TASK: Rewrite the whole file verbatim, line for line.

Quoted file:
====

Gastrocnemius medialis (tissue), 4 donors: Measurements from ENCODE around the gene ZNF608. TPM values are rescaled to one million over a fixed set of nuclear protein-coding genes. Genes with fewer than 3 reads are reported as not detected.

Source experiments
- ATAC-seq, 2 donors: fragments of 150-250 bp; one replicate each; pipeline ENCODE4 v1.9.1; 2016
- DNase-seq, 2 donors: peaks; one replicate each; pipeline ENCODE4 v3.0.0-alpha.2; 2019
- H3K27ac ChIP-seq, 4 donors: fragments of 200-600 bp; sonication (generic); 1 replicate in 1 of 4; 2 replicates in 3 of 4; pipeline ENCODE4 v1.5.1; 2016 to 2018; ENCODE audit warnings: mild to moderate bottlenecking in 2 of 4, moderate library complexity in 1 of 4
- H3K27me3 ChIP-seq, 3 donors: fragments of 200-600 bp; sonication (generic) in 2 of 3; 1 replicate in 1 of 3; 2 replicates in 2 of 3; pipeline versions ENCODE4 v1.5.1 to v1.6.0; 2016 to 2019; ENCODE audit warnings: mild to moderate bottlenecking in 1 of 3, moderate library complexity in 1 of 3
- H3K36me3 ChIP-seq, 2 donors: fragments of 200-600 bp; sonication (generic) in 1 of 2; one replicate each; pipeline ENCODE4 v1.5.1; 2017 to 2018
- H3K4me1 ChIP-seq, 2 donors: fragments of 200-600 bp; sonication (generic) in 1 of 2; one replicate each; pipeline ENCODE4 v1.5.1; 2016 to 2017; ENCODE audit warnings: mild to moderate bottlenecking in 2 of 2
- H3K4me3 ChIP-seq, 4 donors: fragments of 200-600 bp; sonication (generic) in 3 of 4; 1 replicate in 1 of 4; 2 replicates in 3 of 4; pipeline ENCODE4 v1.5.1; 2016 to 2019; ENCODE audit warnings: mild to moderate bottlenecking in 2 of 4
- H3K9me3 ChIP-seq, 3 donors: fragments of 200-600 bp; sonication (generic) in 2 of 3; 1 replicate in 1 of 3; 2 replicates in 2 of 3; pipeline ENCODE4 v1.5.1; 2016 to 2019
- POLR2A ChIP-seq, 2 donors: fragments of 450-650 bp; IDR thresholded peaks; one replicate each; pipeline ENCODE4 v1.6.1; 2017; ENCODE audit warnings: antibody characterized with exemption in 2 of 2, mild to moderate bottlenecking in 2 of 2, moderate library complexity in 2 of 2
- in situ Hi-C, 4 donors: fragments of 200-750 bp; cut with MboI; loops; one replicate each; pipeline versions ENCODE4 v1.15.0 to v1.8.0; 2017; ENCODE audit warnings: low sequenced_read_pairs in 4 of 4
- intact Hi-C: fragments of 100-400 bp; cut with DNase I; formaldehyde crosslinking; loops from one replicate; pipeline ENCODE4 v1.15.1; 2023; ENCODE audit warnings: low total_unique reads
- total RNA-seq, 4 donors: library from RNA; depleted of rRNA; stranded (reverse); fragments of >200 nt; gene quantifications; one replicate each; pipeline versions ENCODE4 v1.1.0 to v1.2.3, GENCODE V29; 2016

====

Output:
Gastrocnemius medialis (tissue), 4 donors: Measurements from ENCODE around the gene ZNF608. TPM values are rescaled to one million over a fixed set of nuclear protein-coding genes. Genes with fewer than 3 reads are reported as not detected.

Source experiments
- ATAC-seq, 2 donors: fragments of 150-250 bp; one replicate each; pipeline ENCODE4 v1.9.1; 2016
- DNase-seq, 2 donors: peaks; one replicate each; pipeline ENCODE4 v3.0.0-alpha.2; 2019
- H3K27ac ChIP-seq, 4 donors: fragments of 200-600 bp; sonication (generic); 1 replicate in 1 of 4; 2 replicates in 3 of 4; pipeline ENCODE4 v1.5.1; 2016 to 2018; ENCODE audit warnings: mild to moderate bottlenecking in 2 of 4, moderate library complexity in 1 of 4
- H3K27me3 ChIP-seq, 3 donors: fragments of 200-600 bp; sonication (generic) in 2 of 3; 1 replicate in 1 of 3; 2 replicates in 2 of 3; pipeline versions ENCODE4 v1.5.1 to v1.6.0; 2016 to 2019; ENCODE audit warnings: mild to moderate bottlenecking in 1 of 3, moderate library complexity in 1 of 3
- H3K36me3 ChIP-seq, 2 donors: fragments of 200-600 bp; sonication (generic) in 1 of 2; one replicate each; pipeline ENCODE4 v1.5.1; 2017 to 2018
- H3K4me1 ChIP-seq, 2 donors: fragments of 200-600 bp; sonication (generic) in 1 of 2; one replicate each; pipeline ENCODE4 v1.5.1; 2016 to 2017; ENCODE audit warnings: mild to moderate bottlenecking in 2 of 2
- H3K4me3 ChIP-seq, 4 donors: fragments of 200-600 bp; sonication (generic) in 3 of 4; 1 replicate in 1 of 4; 2 replicates in 3 of 4; pipeline ENCODE4 v1.5.1; 2016 to 2019; ENCODE audit warnings: mild to moderate bottlenecking in 2 of 4
- H3K9me3 ChIP-seq, 3 donors: fragments of 200-600 bp; sonication (generic) in 2 of 3; 1 replicate in 1 of 3; 2 replicates in 2 of 3; pipeline ENCODE4 v1.5.1; 2016 to 2019
- POLR2A ChIP-seq, 2 donors: fragments of 450-650 bp; IDR thresholded peaks; one replicate each; pipeline ENCODE4 v1.6.1; 2017; ENCODE audit warnings: antibody characterized with exemption in 2 of 2, mild to moderate bottlenecking in 2 of 2, moderate library complexity in 2 of 2
- in situ Hi-C, 4 donors: fragments of 200-750 bp; cut with MboI; loops; one replicate each; pipeline versions ENCODE4 v1.15.0 to v1.8.0; 2017; ENCODE audit warnings: low sequenced_read_pairs in 4 of 4
- intact Hi-C: fragments of 100-400 bp; cut with DNase I; formaldehyde crosslinking; loops from one replicate; pipeline ENCODE4 v1.15.1; 2023; ENCODE audit warnings: low total_unique reads
- total RNA-seq, 4 donors: library from RNA; depleted of rRNA; stranded (reverse); fragments of >200 nt; gene quantifications; one replicate each; pipeline versions ENCODE4 v1.1.0 to v1.2.3, GENCODE V29; 2016